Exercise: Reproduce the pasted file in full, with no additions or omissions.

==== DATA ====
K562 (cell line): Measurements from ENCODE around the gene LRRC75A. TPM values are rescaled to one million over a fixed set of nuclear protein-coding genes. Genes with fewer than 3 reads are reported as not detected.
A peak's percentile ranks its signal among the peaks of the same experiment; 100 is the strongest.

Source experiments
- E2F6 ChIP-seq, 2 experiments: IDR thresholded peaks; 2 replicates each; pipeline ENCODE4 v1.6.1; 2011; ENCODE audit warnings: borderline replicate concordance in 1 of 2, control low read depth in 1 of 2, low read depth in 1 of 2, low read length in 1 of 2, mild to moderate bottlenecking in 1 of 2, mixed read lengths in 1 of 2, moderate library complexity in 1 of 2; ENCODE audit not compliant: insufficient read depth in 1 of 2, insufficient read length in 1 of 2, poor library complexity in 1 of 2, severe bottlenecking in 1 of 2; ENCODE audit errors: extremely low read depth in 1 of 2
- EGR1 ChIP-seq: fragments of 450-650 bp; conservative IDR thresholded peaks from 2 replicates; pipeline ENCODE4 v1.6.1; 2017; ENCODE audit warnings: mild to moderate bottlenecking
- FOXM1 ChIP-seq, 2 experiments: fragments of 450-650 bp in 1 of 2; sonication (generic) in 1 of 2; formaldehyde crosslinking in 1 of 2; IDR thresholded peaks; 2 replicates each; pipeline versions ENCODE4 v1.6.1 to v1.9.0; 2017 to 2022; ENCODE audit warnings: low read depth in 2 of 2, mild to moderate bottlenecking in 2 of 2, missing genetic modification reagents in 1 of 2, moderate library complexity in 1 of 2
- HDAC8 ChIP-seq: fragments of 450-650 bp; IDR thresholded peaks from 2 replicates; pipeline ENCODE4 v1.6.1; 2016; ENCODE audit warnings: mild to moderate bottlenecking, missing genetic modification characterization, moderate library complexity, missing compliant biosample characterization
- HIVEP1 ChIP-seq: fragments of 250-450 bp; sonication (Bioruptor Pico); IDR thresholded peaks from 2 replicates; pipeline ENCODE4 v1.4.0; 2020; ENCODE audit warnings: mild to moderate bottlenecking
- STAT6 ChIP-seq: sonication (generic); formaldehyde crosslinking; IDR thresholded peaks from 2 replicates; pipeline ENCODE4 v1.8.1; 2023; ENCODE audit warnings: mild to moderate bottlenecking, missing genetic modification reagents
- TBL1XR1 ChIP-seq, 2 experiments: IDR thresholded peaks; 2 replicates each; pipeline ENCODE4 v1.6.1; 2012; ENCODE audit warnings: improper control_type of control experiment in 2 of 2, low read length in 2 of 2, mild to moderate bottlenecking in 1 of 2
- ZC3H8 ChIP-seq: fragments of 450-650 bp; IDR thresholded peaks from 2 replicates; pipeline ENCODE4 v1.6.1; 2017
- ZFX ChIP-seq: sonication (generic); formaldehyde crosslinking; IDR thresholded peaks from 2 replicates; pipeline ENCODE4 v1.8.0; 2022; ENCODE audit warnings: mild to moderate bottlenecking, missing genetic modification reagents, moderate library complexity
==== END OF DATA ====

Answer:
K562 (cell line): Measurements from ENCODE around the gene LRRC75A. TPM values are rescaled to one million over a fixed set of nuclear protein-coding genes. Genes with fewer than 3 reads are reported as not detected.
A peak's percentile ranks its signal among the peaks of the same experiment; 100 is the strongest.

Source experiments
- E2F6 ChIP-seq, 2 experiments: IDR thresholded peaks; 2 replicates each; pipeline ENCODE4 v1.6.1; 2011; ENCODE audit warnings: borderline replicate concordance in 1 of 2, control low read depth in 1 of 2, low read depth in 1 of 2, low read length in 1 of 2, mild to moderate bottlenecking in 1 of 2, mixed read lengths in 1 of 2, moderate library complexity in 1 of 2; ENCODE audit not compliant: insufficient read depth in 1 of 2, insufficient read length in 1 of 2, poor library complexity in 1 of 2, severe bottlenecking in 1 of 2; ENCODE audit errors: extremely low read depth in 1 of 2
- EGR1 ChIP-seq: fragments of 450-650 bp; conservative IDR thresholded peaks from 2 replicates; pipeline ENCODE4 v1.6.1; 2017; ENCODE audit warnings: mild to moderate bottlenecking
- FOXM1 ChIP-seq, 2 experiments: fragments of 450-650 bp in 1 of 2; sonication (generic) in 1 of 2; formaldehyde crosslinking in 1 of 2; IDR thresholded peaks; 2 replicates each; pipeline versions ENCODE4 v1.6.1 to v1.9.0; 2017 to 2022; ENCODE audit warnings: low read depth in 2 of 2, mild to moderate bottlenecking in 2 of 2, missing genetic modification reagents in 1 of 2, moderate library complexity in 1 of 2
- HDAC8 ChIP-seq: fragments of 450-650 bp; IDR thresholded peaks from 2 replicates; pipeline ENCODE4 v1.6.1; 2016; ENCODE audit warnings: mild to moderate bottlenecking, missing genetic modification characterization, moderate library complexity, missing compliant biosample characterization
- HIVEP1 ChIP-seq: fragments of 250-450 bp; sonication (Bioruptor Pico); IDR thresholded peaks from 2 replicates; pipeline ENCODE4 v1.4.0; 2020; ENCODE audit warnings: mild to moderate bottlenecking
- STAT6 ChIP-seq: sonication (generic); formaldehyde crosslinking; IDR thresholded peaks from 2 replicates; pipeline ENCODE4 v1.8.1; 2023; ENCODE audit warnings: mild to moderate bottlenecking, missing genetic modification reagents
- TBL1XR1 ChIP-seq, 2 experiments: IDR thresholded peaks; 2 replicates each; pipeline ENCODE4 v1.6.1; 2012; ENCODE audit warnings: improper control_type of control experiment in 2 of 2, low read length in 2 of 2, mild to moderate bottlenecking in 1 of 2
- ZC3H8 ChIP-seq: fragments of 450-650 bp; IDR thresholded peaks from 2 replicates; pipeline ENCODE4 v1.6.1; 2017
- ZFX ChIP-seq: sonication (generic); formaldehyde crosslinking; IDR thresholded peaks from 2 replicates; pipeline ENCODE4 v1.8.0; 2022; ENCODE audit warnings: mild to moderate bottlenecking, missing genetic modification reagents, moderate library complexity